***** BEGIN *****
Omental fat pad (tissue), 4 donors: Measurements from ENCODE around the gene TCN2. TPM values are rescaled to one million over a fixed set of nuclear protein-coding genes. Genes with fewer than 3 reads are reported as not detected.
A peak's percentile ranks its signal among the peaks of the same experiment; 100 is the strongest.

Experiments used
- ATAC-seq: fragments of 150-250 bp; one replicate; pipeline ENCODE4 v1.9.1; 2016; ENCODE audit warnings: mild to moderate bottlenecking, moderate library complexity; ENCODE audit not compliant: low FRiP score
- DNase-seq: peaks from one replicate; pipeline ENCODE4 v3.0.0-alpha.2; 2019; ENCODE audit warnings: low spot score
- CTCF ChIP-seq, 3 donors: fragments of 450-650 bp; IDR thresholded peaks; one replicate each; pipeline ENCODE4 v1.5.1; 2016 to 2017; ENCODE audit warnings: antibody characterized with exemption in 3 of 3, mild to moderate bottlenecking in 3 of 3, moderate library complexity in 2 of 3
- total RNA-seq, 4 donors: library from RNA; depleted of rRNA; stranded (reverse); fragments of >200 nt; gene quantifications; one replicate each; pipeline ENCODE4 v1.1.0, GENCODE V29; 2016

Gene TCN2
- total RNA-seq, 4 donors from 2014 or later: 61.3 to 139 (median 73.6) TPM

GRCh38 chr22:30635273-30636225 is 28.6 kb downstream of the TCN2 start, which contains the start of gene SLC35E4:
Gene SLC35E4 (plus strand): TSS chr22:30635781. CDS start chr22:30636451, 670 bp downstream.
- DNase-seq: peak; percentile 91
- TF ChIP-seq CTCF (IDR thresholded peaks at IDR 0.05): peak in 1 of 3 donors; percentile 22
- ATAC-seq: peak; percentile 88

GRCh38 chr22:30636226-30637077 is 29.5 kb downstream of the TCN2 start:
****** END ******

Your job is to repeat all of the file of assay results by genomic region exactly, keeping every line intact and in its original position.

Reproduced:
Omental fat pad (tissue), 4 donors: Measurements from ENCODE around the gene TCN2. TPM values are rescaled to one million over a fixed set of nuclear protein-coding genes. Genes with fewer than 3 reads are reported as not detected.
A peak's percentile ranks its signal among the peaks of the same experiment; 100 is the strongest.

Experiments used
- ATAC-seq: fragments of 150-250 bp; one replicate; pipeline ENCODE4 v1.9.1; 2016; ENCODE audit warnings: mild to moderate bottlenecking, moderate library complexity; ENCODE audit not compliant: low FRiP score
- DNase-seq: peaks from one replicate; pipeline ENCODE4 v3.0.0-alpha.2; 2019; ENCODE audit warnings: low spot score
- CTCF ChIP-seq, 3 donors: fragments of 450-650 bp; IDR thresholded peaks; one replicate each; pipeline ENCODE4 v1.5.1; 2016 to 2017; ENCODE audit warnings: antibody characterized with exemption in 3 of 3, mild to moderate bottlenecking in 3 of 3, moderate library complexity in 2 of 3
- total RNA-seq, 4 donors: library from RNA; depleted of rRNA; stranded (reverse); fragments of >200 nt; gene quantifications; one replicate each; pipeline ENCODE4 v1.1.0, GENCODE V29; 2016

Gene TCN2
- total RNA-seq, 4 donors from 2014 or later: 61.3 to 139 (median 73.6) TPM

GRCh38 chr22:30635273-30636225 is 28.6 kb downstream of the TCN2 start, which contains the start of gene SLC35E4:
Gene SLC35E4 (plus strand): TSS chr22:30635781. CDS start chr22:30636451, 670 bp downstream.
- DNase-seq: peak; percentile 91
- TF ChIP-seq CTCF (IDR thresholded peaks at IDR 0.05): peak in 1 of 3 donors; percentile 22
- ATAC-seq: peak; percentile 88

GRCh38 chr22:30636226-30637077 is 29.5 kb downstream of the TCN2 start: